Standard Media Index: YouTube’s Direct Ad Spend Down 26% In Q2 Amid Brand Safety Crackdown

While Google claimed advertisers are returning to YouTube, new data from Standard Media Index reveals advertisers really did tighten their purse strings after the video platform’s brand safety scare.

YouTube ad spend declined about 26% YoY in Q2, while ad spend spread across digital video platforms such as Hulu or network-owned video services, in comparison, increased by about 18% YoY in Q2.

(SMI’s data comes directly from media bookings and represents about 70% of all US ad agency spend. SMI mostly tracks inventory booked directly by agencies, so it doesn’t capture all pockets of YouTube inventory sold programmatically.)

Here’s the timeline:

Direct YouTube ad spend increased 9% in March, according to SMI data.

But late March and early April is when large advertisers like AT&T and Verizon (which has since reinvested in Google) started to pull spend in light of YouTube’s brand safety snafu.

YouTube direct ad spend decreased 25% YoY in April, followed by a 22% decline YoY in May and 32% YoY decrease in June, according to SMI. 

Then, YouTube saw a 15% decrease in direct ad spend in July, according to SMI.

These declines show that despite Google’s efforts to improve brand safety controls, the road to regaining the confidence of larger brands could be slow.

Although it’s unclear whether brand advertisers shifted their YouTube dollars to new channels or if they just hit pause, in recent weeks big spenders like P&G and Unilever reinvested digital ad spend into national TV.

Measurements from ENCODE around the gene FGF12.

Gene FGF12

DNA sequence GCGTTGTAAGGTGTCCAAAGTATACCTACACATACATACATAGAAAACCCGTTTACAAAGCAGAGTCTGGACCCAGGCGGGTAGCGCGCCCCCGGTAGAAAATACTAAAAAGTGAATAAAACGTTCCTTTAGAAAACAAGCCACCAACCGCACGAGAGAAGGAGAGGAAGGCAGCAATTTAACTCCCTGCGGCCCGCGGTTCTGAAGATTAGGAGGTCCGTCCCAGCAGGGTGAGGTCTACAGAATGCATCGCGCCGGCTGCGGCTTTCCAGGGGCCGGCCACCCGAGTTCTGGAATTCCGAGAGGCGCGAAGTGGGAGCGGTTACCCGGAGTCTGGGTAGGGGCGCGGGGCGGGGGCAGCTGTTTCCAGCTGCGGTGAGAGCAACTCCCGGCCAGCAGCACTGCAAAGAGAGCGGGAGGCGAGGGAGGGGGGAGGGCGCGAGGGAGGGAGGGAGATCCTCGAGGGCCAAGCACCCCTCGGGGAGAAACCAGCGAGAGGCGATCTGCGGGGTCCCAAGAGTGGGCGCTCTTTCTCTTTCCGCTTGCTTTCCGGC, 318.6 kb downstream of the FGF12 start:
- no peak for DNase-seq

Others may have moved money into pure-play video properties like Hulu, which clocked a 29% increase in ad spend in Q2, according to SMI.

Some of these shifts in ad spend may be due to seasonality, given the fact that the TV upfronts fall during the time measured.

But SMI CEO James Fennessy notes that concerns over inventory quality in the digital space are a big contributing factor.

“As [TV] networks strengthen their digital offerings and brands continue to question viewability,” he said, it could come “at the expense of non-premium digital video.”

But despite big brands shifting dollars into linear TV of late, it’s by no means a doomsday scenario for digital, which is still growing at a faster rate than television.

In July, digital ad spend grew 19% YoY, while radio increased 22%. National TV spend was up 2.5%, while out-of-home grew 2.5% YoY.

SMI declined to release dollar figures for its digital findings because its data is aggregated directly from media buying invoices and covers only 70% of the market.

While a lot of inventory is transacted programmatically or through self-serve, SMI claims its data is a good barometer for how larger brands are spending their ad dollars via their ad agency. Google does not break out YouTube revenue.

Correction: SMI’s reporting covers about 70% of US agency ad spend. An earlier version of the story cited 80%.

YouTube ad spend data provided to AdExchanger by Standard Media Index

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